The Case for Kamara: Why You Can Lean on Alvin in 2018

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A lot has been made of Alvin Kamara‘s other-worldly 2017 season.  Super Kamario was electric, scoring the third most fantasy points at the running back position behind Todd Gurley and Le’Veon Bell in PPR leagues.  He put up gaudy numbers despite only 120 attempts, with every other RB in the top 9 carrying the ball at LEAST 230 times (Gurley and Bell had 279 and 321 attempts, respectively).

The lynchpin of Kamara’s mind-blowing season was an unparalleled assault on the end zone by way of huge yards-per-touch totals.  Kamara scored 13 times on 201 total touches and averaged 7.7 yards per touch.  This wasn’t simply a “good” number; this was a record-setting number. It’s the highest single-season rate of production among all players with at least 200 touches in NFL history.  You read that right.

When a player bursts onto the fantasy landscape with record-breaking numbers, fantasy owners love to bend the narrative in a number of directions.  On the podcast, we’ve debated the sustainability of such production many times.  Kamara will no doubt be a hot topic come the 2018 fantasy football draft season, with some buying into the fanfare and others shying away in anticipation of inevitable regression to the mean.  You can’t break the single-season yards per touch record every year.

I want to take a few moments to look deeper at Kamara’s season as well as his running mate Mark Ingram. When a rookie comes on the scene, essentially there is a progression of how the team views the rookie, which plays out in their marketshare (touches, Snap percentages, etc.) Let’s dive a little deeper into Alvin’s incredible 2017 and make the case for another great season in 2018.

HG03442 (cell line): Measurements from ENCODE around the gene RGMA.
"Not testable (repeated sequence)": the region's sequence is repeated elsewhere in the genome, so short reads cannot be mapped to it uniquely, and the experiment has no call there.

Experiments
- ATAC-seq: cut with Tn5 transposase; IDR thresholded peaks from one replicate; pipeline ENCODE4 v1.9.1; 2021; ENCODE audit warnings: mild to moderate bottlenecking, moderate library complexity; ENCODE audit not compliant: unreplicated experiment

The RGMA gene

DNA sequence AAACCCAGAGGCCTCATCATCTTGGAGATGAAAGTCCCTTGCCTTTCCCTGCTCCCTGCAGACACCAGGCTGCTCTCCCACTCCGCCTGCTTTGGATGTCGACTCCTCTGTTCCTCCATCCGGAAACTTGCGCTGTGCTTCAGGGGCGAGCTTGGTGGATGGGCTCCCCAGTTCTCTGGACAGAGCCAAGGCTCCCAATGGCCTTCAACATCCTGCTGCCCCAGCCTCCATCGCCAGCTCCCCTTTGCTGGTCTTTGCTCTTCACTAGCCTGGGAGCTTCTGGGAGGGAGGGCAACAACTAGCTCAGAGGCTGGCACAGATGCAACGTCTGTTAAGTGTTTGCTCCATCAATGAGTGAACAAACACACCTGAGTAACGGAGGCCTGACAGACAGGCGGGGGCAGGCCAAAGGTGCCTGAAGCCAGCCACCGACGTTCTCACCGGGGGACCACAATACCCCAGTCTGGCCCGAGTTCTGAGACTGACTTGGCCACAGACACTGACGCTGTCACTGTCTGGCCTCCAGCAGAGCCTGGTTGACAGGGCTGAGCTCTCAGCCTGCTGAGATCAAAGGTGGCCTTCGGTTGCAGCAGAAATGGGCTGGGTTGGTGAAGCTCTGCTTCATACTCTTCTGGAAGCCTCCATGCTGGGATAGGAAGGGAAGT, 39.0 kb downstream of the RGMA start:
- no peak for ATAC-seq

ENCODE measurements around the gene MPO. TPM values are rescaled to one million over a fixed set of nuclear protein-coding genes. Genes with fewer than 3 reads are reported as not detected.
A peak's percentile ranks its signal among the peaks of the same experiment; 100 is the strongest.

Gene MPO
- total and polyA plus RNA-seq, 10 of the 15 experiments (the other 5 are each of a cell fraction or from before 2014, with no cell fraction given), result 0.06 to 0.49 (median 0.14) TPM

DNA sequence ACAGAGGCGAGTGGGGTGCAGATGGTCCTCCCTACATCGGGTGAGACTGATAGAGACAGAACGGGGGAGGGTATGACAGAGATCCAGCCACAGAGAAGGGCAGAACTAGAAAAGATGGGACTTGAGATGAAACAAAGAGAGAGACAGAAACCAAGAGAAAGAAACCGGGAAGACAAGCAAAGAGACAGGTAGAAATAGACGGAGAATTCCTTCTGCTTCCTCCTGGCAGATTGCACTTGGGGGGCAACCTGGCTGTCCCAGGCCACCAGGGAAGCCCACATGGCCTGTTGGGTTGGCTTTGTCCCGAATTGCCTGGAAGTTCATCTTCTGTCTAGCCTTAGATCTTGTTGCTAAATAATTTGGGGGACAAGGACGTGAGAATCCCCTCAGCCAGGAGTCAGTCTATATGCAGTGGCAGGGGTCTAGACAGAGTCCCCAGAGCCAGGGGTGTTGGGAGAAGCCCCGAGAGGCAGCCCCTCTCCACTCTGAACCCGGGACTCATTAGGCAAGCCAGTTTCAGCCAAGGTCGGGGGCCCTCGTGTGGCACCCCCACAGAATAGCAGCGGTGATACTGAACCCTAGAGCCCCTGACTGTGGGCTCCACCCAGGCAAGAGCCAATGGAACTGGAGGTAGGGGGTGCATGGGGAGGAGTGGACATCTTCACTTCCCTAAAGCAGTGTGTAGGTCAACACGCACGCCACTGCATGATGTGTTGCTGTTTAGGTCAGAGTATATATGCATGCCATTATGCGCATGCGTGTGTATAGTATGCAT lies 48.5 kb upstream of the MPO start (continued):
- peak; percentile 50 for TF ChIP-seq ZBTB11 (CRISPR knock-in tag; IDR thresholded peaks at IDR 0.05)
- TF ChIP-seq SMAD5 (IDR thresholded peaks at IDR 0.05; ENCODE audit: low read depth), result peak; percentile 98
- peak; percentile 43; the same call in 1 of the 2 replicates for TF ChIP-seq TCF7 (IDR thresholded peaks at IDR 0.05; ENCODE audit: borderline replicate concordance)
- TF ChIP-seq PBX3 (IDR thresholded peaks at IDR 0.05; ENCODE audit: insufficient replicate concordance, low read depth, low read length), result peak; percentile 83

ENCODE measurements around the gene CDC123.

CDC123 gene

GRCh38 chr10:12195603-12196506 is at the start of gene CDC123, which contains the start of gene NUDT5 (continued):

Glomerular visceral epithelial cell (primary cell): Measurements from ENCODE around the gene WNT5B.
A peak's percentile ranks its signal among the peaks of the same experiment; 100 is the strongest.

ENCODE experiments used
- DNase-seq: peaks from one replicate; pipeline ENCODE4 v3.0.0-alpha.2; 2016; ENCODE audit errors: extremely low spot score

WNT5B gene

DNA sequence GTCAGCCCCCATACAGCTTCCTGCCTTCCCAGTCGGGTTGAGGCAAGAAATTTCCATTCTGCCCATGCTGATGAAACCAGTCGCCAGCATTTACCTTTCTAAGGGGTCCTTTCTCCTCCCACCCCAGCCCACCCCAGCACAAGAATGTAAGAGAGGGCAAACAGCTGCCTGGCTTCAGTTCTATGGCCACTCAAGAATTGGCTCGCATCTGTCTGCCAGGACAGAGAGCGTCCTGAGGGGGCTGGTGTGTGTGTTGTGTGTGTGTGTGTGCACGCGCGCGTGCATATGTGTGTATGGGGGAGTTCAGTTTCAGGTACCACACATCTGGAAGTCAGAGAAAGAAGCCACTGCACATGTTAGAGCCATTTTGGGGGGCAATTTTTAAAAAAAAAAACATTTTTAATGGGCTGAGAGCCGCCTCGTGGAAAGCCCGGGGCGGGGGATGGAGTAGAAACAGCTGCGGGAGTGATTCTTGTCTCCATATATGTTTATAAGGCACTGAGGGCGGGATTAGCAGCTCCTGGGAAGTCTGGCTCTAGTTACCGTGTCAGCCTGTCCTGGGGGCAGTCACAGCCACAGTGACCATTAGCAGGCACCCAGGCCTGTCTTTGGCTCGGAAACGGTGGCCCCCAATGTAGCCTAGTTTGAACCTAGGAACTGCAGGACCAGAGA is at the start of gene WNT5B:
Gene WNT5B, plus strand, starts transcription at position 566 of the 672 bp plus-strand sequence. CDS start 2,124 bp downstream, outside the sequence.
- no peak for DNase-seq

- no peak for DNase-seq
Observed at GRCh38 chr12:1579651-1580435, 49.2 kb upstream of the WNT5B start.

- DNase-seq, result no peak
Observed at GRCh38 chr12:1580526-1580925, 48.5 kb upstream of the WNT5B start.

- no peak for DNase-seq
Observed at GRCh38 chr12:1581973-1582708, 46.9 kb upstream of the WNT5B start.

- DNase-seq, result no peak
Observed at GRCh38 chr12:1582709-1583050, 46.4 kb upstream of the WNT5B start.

Note: This article does not seek to make a case against Mark Ingram in 2018.  The two should form a formidable backfield once more, with both players highly valued in fantasy.  The question we’re looking at is whether Kamara will be able to produce to the degree he did last season by way of total fantasy points, validating his place in the top of the first round in 2018 drafts.

Snaps & Touches: The Tale of 2017

The 2017 season began with a trifecta of backfield mates in New Orleans.  The often dogged incumbent (Ingram) was joined by the electric rook (Kamara) and future HOF (Peterson).  Peterson was shipped out of town to Arizona shortly after the season began, so for purposes of seeing how the season progressed for Kamara and Ingram, we’ve omitted him from these charts.  Let’s first take a glance at how the snap percentages and total touch count evolved over the course of 2017.

Note: I chose to omit week 14 from the charts below, as Kamara was concussed early in the first quarter and the game did not represent a fair breakdown of how the Saints viewed their backfield distribution.  The charts do include both postseason games.

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As you can see from the charts above, confidence in Kamara and his ability to be a foundational element of the offense grew as the season progressed.  With every fantasy football stud, talent and opportunity reign supreme.  Through Week 10 of the season, Ingram had out-touched Kamara 175 to 106.  From Week 11 on Kamara and Ingram were basically dead even, with 117 and 118 touches respectively.  Kamara migrated from an ancillary and selective weapon into a pure timeshare back.